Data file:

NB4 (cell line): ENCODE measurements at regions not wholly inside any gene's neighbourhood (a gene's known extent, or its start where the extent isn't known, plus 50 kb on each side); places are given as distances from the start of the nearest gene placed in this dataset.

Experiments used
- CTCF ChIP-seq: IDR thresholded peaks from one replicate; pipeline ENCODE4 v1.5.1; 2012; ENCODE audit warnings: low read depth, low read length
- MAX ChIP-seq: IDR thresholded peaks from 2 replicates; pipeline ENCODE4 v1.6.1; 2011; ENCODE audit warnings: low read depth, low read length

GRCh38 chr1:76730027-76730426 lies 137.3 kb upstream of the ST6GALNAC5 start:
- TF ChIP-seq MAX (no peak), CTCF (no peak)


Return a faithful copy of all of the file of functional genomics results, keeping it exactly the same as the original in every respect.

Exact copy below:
NB4 (cell line): ENCODE measurements at regions not wholly inside any gene's neighbourhood (a gene's known extent, or its start where the extent isn't known, plus 50 kb on each side); places are given as distances from the start of the nearest gene placed in this dataset.

Experiments used
- CTCF ChIP-seq: IDR thresholded peaks from one replicate; pipeline ENCODE4 v1.5.1; 2012; ENCODE audit warnings: low read depth, low read length
- MAX ChIP-seq: IDR thresholded peaks from 2 replicates; pipeline ENCODE4 v1.6.1; 2011; ENCODE audit warnings: low read depth, low read length

GRCh38 chr1:76730027-76730426 lies 137.3 kb upstream of the ST6GALNAC5 start:
- TF ChIP-seq MAX (no peak), CTCF (no peak)